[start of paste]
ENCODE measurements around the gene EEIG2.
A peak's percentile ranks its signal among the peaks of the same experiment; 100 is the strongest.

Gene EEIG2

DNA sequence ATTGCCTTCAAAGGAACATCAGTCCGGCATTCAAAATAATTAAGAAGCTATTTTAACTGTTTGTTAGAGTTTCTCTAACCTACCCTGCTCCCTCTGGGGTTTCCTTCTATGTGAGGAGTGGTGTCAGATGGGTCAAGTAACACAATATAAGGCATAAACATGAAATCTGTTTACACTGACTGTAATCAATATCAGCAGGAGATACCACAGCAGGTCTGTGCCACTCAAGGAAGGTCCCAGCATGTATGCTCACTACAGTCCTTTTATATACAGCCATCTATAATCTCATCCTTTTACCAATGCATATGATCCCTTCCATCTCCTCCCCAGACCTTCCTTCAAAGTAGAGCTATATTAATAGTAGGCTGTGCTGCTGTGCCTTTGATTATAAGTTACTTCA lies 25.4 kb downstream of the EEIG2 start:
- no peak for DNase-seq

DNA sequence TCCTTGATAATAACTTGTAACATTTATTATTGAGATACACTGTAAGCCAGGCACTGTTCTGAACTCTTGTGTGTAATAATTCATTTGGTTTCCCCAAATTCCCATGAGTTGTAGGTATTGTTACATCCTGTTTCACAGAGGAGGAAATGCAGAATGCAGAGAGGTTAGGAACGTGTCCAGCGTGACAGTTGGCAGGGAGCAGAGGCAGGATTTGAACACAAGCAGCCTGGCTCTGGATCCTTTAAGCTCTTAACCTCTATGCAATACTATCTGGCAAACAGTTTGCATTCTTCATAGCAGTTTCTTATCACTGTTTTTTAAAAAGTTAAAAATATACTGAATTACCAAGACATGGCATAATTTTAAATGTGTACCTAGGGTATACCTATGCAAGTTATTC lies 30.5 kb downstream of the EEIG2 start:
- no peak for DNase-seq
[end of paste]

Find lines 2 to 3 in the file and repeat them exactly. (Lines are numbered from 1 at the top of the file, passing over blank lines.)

A peak's percentile ranks its signal among the peaks of the same experiment; 100 is the strongest.

Gene EEIG2